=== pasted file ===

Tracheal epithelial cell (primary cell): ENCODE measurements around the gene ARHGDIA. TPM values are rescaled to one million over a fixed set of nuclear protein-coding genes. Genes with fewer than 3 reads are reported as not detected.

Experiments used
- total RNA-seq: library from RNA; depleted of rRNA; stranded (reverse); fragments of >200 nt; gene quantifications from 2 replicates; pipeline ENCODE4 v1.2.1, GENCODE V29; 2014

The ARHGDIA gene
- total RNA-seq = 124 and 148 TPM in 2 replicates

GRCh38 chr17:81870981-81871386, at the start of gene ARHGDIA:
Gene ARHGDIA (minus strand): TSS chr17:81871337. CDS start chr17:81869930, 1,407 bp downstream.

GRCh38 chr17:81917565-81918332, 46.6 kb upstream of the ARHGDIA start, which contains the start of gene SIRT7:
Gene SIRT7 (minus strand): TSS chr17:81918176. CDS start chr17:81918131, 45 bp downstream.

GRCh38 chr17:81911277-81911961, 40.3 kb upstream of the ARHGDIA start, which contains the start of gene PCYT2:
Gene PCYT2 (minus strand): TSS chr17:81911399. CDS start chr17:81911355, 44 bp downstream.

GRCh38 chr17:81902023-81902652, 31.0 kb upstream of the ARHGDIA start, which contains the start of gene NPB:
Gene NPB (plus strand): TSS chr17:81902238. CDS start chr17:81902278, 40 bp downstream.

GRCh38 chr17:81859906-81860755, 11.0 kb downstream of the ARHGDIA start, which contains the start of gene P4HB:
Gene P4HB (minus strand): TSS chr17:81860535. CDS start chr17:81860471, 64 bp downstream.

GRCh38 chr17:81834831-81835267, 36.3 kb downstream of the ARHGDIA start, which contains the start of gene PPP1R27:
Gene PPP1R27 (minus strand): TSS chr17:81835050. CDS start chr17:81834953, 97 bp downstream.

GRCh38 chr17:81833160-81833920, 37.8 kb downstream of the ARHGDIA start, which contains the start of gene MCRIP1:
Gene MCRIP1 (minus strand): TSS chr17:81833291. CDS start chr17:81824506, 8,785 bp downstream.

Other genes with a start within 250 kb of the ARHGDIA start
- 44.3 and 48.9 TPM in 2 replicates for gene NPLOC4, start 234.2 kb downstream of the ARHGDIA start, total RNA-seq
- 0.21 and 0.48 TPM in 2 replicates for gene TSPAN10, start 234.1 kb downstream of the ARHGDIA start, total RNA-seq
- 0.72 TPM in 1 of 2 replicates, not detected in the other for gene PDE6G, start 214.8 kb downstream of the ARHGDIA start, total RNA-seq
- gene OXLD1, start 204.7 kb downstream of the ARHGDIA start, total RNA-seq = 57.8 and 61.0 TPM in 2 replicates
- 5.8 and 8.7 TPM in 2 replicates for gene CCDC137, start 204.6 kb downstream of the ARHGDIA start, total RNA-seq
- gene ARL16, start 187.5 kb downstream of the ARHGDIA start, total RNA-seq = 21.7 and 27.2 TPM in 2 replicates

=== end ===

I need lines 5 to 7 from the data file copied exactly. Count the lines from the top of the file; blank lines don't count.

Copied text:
- total RNA-seq = 124 and 148 TPM in 2 replicates

GRCh38 chr17:81870981-81871386, at the start of gene ARHGDIA:
Gene ARHGDIA (minus strand): TSS chr17:81871337. CDS start chr17:81869930, 1,407 bp downstream.